Rocky Mountain News Candidate Survey

Name: Don Parker
Date of Birth: Nov. 25, 1952
Position Running for: State Representative, District 25 (Evergreen, Conifer,
Golden, Idledale, Indian Hills, Kittredge, Pine, and mountain rural south
Phone: 303-279-4549
Party: Democrat
City of Residence: Golden
Occupation: Property Manager, Handyman

Elective Offices Held: None (unless you count elected to Board of the
Colorado Native Plant Society)

* Environmental Biology (1975), University of Colorado, Bachelors
* Environmental Engineering (1981), Johns Hopkins University, Masters
* Doctor of Law (1987) University of Denver (night school while working full

Memberships: Colorado Native Plant Society, The Evergreen Naturalists Audubon
Society, Golden Pioneer Museum, Amnesty International, Mountain Area Land Trust,
Clear Creek Land Conservancy

Family: wife Mary, parents Dr. D.H. and Celeste Parker, Sedgwick, CO;
Brother, his wife and 2 children, Rhode Island; Sister, her husband and 3 children,
Sedgwick, CO

Hobbies; free time activities: movies, botany and observing nature, travel,
reading, camping

Last book read: Asimov Laughs Again by Isaac Asimov
Last movie watched: Armegeddon
Person who most influenced your life: parents – both equally

1. If you could pass or repeal only one law in 1999, what would it be?
Authorize school districts to assess developers at least part of the costs
for school construction needed to accommodate new development, so existing
residents and businesses and schools are not financially burdened.

2. How should the State handle revenues that exceed the limits of the Taxpayers
Bill of Rights (TABOR Amendment)?
Some for schools including reducing early year class sizes, some for
transportation, and some for tax relief.   The Legislature should not be afraid to
let voters decide this.

3. Which issues on this November's ballot do you strongly favor?
* Jefferson County Save Open Space (SOS) – Allows bonding of some existing
revenues (no tax increase) to buy key open lands before they are developed.
*  Full disclosure of spending for lobbying

4. Which Issues on this November’s ballot do you strongly oppose?
* So called partial birth abortion prohibition
* So called paycheck protection act prohibiting unions from using members dues
for political purposes without individual authorization (oppose until shareholders
of corporations get the same right)


		Denver Post Candidate Survey

NAME:  Don Parker


POSITION RUNNING FOR: State Representative,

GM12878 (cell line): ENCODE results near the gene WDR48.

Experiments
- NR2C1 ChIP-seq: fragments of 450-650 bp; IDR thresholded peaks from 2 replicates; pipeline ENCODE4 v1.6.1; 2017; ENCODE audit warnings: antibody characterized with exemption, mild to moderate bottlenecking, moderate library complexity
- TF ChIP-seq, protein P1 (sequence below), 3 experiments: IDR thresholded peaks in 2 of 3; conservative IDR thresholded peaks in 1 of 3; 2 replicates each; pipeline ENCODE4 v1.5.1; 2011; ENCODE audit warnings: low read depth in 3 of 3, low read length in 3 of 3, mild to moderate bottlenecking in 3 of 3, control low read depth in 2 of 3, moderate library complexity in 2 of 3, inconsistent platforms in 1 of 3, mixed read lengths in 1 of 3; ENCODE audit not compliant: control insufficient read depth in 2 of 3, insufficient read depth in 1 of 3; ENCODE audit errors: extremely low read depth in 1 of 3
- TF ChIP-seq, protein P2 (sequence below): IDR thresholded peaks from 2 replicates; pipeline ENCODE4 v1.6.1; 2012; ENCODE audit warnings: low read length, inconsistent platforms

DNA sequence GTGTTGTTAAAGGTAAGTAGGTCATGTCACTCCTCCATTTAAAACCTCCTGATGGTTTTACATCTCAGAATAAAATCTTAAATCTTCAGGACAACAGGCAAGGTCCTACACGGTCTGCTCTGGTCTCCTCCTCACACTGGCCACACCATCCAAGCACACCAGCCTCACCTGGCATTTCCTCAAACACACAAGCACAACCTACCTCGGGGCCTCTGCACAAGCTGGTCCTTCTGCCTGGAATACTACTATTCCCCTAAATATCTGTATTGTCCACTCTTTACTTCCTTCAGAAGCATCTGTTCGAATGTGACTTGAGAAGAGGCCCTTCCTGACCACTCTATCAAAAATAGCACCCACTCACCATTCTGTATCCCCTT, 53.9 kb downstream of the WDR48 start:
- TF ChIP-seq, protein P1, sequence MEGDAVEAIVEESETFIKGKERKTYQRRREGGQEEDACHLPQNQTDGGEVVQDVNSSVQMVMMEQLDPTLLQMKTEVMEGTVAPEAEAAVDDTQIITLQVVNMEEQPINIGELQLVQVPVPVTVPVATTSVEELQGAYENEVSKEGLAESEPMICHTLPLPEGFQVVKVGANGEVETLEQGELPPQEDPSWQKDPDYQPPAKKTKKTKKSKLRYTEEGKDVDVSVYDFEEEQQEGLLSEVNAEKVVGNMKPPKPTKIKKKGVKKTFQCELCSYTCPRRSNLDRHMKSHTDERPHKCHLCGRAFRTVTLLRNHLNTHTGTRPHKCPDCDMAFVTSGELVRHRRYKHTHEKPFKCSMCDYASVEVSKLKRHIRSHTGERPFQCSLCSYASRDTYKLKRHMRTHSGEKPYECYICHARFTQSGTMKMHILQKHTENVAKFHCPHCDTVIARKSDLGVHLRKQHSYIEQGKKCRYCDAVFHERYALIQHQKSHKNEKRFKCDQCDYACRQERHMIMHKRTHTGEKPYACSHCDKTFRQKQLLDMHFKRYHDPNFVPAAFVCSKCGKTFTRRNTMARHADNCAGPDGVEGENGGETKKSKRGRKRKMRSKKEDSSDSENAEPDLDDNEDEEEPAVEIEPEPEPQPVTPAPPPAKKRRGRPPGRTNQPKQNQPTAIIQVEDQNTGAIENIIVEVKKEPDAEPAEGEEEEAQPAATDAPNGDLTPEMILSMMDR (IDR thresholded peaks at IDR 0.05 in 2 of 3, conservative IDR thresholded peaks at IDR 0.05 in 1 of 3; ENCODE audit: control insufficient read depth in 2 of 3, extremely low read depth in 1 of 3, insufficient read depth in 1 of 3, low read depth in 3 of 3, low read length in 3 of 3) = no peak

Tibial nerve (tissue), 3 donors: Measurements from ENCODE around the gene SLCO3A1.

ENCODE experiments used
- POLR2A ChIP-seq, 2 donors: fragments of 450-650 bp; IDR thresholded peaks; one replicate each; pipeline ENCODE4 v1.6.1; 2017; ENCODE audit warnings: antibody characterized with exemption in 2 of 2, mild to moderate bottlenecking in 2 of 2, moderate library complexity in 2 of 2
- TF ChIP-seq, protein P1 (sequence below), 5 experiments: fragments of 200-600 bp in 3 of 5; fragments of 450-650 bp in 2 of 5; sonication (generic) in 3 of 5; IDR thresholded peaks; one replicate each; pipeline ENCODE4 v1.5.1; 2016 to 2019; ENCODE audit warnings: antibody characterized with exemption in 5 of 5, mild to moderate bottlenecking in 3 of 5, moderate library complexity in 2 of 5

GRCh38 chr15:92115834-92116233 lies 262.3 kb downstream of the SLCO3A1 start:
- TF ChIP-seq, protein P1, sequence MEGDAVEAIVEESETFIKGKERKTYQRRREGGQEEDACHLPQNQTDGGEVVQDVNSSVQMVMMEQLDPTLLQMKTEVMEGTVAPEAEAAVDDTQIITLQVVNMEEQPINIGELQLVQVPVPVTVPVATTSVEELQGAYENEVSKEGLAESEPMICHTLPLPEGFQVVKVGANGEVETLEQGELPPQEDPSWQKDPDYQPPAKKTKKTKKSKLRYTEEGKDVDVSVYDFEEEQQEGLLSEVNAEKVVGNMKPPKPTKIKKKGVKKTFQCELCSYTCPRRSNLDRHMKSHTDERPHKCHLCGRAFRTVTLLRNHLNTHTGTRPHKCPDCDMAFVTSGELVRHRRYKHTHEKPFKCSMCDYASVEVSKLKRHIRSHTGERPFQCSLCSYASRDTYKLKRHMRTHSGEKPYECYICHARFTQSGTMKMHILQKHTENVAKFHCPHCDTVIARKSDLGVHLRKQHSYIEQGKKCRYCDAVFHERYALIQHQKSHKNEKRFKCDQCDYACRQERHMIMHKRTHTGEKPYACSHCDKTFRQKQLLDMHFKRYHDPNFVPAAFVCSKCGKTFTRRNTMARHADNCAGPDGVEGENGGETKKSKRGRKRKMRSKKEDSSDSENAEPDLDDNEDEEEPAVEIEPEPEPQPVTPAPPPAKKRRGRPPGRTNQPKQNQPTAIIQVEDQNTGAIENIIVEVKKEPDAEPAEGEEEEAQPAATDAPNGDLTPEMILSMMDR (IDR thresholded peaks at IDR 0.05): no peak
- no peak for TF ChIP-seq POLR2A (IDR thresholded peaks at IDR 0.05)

District 25 (Evergreen, Conifer, Golden, Idledale, Indian
Hills, Kittredge, Pine, and mountain rural south

DATE & PLACE OF BIRTH: Nov. 25, 1952
                       Julesburg, Colorado


PHONE NUMBERS: Office & Home  303-279-4549,
Call to arrange for faxing

EMAIL:    (Web Page at

305 Lookout View Dr.
Golden, CO 80401

OCCUPATION: Property Manager & Investor, Handyman

Revere High School, Sedgwick and Ovid Colorado, HS Diploma (1971)
University of Colorado, Bachelors, Environmental Biology (1975),
Johns Hopkins University, Masters, Environmental Engineering (1981),
University of Denver, Doctor of Law (1987) (night school
while working full time)


-Service on the Jefferson County Open Space
Committee (1994-97) and the Jefferson County Planning Commission
-A willingness to listen, and work hard, and a desire
to get things done and solve problems
-A set of principles and a definite platform so voters
know what they are getting
-Extensive and diverse education and experience in biology,
engineering and law in both the private sector and
government and as a business owner.

ELECTIVE OFFICES HELD: None (Unless you count
elected to Board of the Colorado Native Plant

Native Plant Society, The Evergreen Naturalists Audubon
Society, Golden Pioneer Museum, Amnesty International,
Mountain Area Land Trust, Clear Creek Land Conservancy,
Founder and former Chairman of Save the Mesas, a citizens
group to preserve North and South Table Mountains for
Open Space


FAMILY: wife Mary, no children

1. What are the three most important issues facing
Colorado and your top priorities in addressing them?

Your fine columnist Ed Quillen says most candidates
don’'t want to talk about growth (Post, Aug 16,
1998), but I do. I know I am long winded on this, but
this issue is complex.    There are several problems:  a)
Agricultural and natural lands are being developed at an
alarming rate, reducing our quality of life and quality
of our communities.  (This is not true in all parts of
Colorado but it is very serious along the Front Range and
some western slope areas).  b) Growth does not pay its
way.  When growth does not pay for itself the costs are
unfairly shifted to taxpayers.  Government is subsidizing
and promoting land development and population growth with
tax money collected from existing residents and existing
businesses.  The subsidies are in several forms including
direct grants and tax breaks, but more important and less
obvious is the failure to collect adequate impact fees to
cover the capital costs of adding infrastructure needed
to support new developments, especially the costs of
building and expanding new schools.  Government failure
to collect impact fees for schools puts financial
pressure on schools and forces frequent school bond
issues, which raise property taxes on existing residents
and existing businesses.  As they say at the conservative
Independence Institute, when government subsidizes
something we get more of it.
		Priorities for Growth
Making growth pay its way (And my highest priority
for making growth pay its way is to allow school
districts to collect impact fees to help schools cope
with growth and to shift unfair growth costs off of
Creating incentives for landowners to keep
agricultural land in production and natural areas
Resisting proposed takings bills, which would
drastically reduce local governments’ ability to make
zoning decisions
Urban growth boundaries